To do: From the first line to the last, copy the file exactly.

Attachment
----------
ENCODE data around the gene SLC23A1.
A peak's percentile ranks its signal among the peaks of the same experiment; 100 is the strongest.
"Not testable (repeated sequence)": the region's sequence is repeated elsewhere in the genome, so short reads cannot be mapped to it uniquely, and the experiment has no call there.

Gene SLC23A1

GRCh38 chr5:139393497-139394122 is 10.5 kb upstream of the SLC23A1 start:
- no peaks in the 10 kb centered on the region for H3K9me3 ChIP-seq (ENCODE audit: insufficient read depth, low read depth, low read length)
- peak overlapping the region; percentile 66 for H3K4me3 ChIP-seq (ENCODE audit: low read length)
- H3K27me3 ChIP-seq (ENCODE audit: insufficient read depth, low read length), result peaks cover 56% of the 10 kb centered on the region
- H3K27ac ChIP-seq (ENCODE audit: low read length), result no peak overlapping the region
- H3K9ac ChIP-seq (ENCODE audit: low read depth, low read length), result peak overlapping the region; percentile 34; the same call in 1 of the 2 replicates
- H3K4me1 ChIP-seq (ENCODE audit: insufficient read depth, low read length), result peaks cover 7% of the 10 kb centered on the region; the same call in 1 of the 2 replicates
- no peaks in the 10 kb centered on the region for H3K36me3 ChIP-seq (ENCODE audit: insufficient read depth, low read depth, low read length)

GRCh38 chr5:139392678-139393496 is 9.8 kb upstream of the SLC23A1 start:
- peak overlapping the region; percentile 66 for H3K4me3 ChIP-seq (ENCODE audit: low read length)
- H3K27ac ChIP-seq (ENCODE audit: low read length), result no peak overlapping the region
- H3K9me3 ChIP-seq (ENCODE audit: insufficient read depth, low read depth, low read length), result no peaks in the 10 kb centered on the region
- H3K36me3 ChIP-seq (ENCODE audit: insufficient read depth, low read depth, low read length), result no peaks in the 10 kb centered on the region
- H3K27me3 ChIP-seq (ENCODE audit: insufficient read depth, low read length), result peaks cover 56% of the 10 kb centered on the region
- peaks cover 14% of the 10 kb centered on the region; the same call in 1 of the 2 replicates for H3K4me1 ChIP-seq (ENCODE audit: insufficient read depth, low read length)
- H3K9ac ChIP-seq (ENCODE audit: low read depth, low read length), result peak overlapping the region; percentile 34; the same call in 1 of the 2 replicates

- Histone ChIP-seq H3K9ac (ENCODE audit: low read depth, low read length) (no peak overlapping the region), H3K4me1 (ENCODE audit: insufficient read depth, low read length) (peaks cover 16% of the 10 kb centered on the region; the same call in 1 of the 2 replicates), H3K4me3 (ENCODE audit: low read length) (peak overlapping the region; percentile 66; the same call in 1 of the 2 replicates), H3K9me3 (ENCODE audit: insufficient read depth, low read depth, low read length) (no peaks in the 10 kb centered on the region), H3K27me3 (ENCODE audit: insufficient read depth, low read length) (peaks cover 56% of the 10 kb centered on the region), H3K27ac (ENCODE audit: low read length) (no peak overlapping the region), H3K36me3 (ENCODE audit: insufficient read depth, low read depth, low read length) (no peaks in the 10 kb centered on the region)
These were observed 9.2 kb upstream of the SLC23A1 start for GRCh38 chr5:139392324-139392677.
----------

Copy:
ENCODE data around the gene SLC23A1.
A peak's percentile ranks its signal among the peaks of the same experiment; 100 is the strongest.
"Not testable (repeated sequence)": the region's sequence is repeated elsewhere in the genome, so short reads cannot be mapped to it uniquely, and the experiment has no call there.

Gene SLC23A1

GRCh38 chr5:139393497-139394122 is 10.5 kb upstream of the SLC23A1 start:
- no peaks in the 10 kb centered on the region for H3K9me3 ChIP-seq (ENCODE audit: insufficient read depth, low read depth, low read length)
- peak overlapping the region; percentile 66 for H3K4me3 ChIP-seq (ENCODE audit: low read length)
- H3K27me3 ChIP-seq (ENCODE audit: insufficient read depth, low read length), result peaks cover 56% of the 10 kb centered on the region
- H3K27ac ChIP-seq (ENCODE audit: low read length), result no peak overlapping the region
- H3K9ac ChIP-seq (ENCODE audit: low read depth, low read length), result peak overlapping the region; percentile 34; the same call in 1 of the 2 replicates
- H3K4me1 ChIP-seq (ENCODE audit: insufficient read depth, low read length), result peaks cover 7% of the 10 kb centered on the region; the same call in 1 of the 2 replicates
- no peaks in the 10 kb centered on the region for H3K36me3 ChIP-seq (ENCODE audit: insufficient read depth, low read depth, low read length)

GRCh38 chr5:139392678-139393496 is 9.8 kb upstream of the SLC23A1 start:
- peak overlapping the region; percentile 66 for H3K4me3 ChIP-seq (ENCODE audit: low read length)
- H3K27ac ChIP-seq (ENCODE audit: low read length), result no peak overlapping the region
- H3K9me3 ChIP-seq (ENCODE audit: insufficient read depth, low read depth, low read length), result no peaks in the 10 kb centered on the region
- H3K36me3 ChIP-seq (ENCODE audit: insufficient read depth, low read depth, low read length), result no peaks in the 10 kb centered on the region
- H3K27me3 ChIP-seq (ENCODE audit: insufficient read depth, low read length), result peaks cover 56% of the 10 kb centered on the region
- peaks cover 14% of the 10 kb centered on the region; the same call in 1 of the 2 replicates for H3K4me1 ChIP-seq (ENCODE audit: insufficient read depth, low read length)
- H3K9ac ChIP-seq (ENCODE audit: low read depth, low read length), result peak overlapping the region; percentile 34; the same call in 1 of the 2 replicates

- Histone ChIP-seq H3K9ac (ENCODE audit: low read depth, low read length) (no peak overlapping the region), H3K4me1 (ENCODE audit: insufficient read depth, low read length) (peaks cover 16% of the 10 kb centered on the region; the same call in 1 of the 2 replicates), H3K4me3 (ENCODE audit: low read length) (peak overlapping the region; percentile 66; the same call in 1 of the 2 replicates), H3K9me3 (ENCODE audit: insufficient read depth, low read depth, low read length) (no peaks in the 10 kb centered on the region), H3K27me3 (ENCODE audit: insufficient read depth, low read length) (peaks cover 56% of the 10 kb centered on the region), H3K27ac (ENCODE audit: low read length) (no peak overlapping the region), H3K36me3 (ENCODE audit: insufficient read depth, low read depth, low read length) (no peaks in the 10 kb centered on the region)
These were observed 9.2 kb upstream of the SLC23A1 start for GRCh38 chr5:139392324-139392677.